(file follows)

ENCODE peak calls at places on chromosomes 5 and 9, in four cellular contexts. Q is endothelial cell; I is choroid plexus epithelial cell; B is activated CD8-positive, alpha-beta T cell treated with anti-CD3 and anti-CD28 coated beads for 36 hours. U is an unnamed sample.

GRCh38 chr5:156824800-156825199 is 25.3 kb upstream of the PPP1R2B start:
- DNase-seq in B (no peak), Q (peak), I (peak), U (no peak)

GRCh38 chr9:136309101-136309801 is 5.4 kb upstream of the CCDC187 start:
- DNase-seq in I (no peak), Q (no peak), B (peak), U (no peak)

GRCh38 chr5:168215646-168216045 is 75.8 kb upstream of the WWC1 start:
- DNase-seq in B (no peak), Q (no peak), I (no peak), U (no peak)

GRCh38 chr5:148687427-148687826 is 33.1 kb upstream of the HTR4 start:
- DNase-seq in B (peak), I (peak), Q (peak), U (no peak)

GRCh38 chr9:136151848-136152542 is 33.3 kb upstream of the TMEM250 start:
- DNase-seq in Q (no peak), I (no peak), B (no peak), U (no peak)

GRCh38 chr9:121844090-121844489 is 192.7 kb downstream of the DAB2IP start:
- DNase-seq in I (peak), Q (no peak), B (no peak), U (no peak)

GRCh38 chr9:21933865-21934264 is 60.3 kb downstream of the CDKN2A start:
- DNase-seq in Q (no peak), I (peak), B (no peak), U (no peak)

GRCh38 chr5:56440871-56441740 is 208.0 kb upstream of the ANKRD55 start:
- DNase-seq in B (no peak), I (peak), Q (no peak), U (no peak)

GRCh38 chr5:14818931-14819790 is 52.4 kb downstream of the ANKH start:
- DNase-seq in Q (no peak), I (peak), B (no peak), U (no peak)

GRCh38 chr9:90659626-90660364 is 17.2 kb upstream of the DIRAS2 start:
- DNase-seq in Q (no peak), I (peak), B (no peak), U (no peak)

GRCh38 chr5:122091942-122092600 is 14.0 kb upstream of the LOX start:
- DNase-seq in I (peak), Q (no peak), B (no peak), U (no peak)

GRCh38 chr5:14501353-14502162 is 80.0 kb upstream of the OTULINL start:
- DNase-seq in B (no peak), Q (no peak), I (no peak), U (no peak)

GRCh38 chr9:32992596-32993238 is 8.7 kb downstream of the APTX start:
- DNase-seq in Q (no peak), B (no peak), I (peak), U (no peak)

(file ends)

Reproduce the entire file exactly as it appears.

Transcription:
ENCODE peak calls at places on chromosomes 5 and 9, in four cellular contexts. Q is endothelial cell; I is choroid plexus epithelial cell; B is activated CD8-positive, alpha-beta T cell treated with anti-CD3 and anti-CD28 coated beads for 36 hours. U is an unnamed sample.

GRCh38 chr5:156824800-156825199 is 25.3 kb upstream of the PPP1R2B start:
- DNase-seq in B (no peak), Q (peak), I (peak), U (no peak)

GRCh38 chr9:136309101-136309801 is 5.4 kb upstream of the CCDC187 start:
- DNase-seq in I (no peak), Q (no peak), B (peak), U (no peak)

GRCh38 chr5:168215646-168216045 is 75.8 kb upstream of the WWC1 start:
- DNase-seq in B (no peak), Q (no peak), I (no peak), U (no peak)

GRCh38 chr5:148687427-148687826 is 33.1 kb upstream of the HTR4 start:
- DNase-seq in B (peak), I (peak), Q (peak), U (no peak)

GRCh38 chr9:136151848-136152542 is 33.3 kb upstream of the TMEM250 start:
- DNase-seq in Q (no peak), I (no peak), B (no peak), U (no peak)

GRCh38 chr9:121844090-121844489 is 192.7 kb downstream of the DAB2IP start:
- DNase-seq in I (peak), Q (no peak), B (no peak), U (no peak)

GRCh38 chr9:21933865-21934264 is 60.3 kb downstream of the CDKN2A start:
- DNase-seq in Q (no peak), I (peak), B (no peak), U (no peak)

GRCh38 chr5:56440871-56441740 is 208.0 kb upstream of the ANKRD55 start:
- DNase-seq in B (no peak), I (peak), Q (no peak), U (no peak)

GRCh38 chr5:14818931-14819790 is 52.4 kb downstream of the ANKH start:
- DNase-seq in Q (no peak), I (peak), B (no peak), U (no peak)

GRCh38 chr9:90659626-90660364 is 17.2 kb upstream of the DIRAS2 start:
- DNase-seq in Q (no peak), I (peak), B (no peak), U (no peak)

GRCh38 chr5:122091942-122092600 is 14.0 kb upstream of the LOX start:
- DNase-seq in I (peak), Q (no peak), B (no peak), U (no peak)

GRCh38 chr5:14501353-14502162 is 80.0 kb upstream of the OTULINL start:
- DNase-seq in B (no peak), Q (no peak), I (no peak), U (no peak)

GRCh38 chr9:32992596-32993238 is 8.7 kb downstream of the APTX start:
- DNase-seq in Q (no peak), B (no peak), I (peak), U (no peak)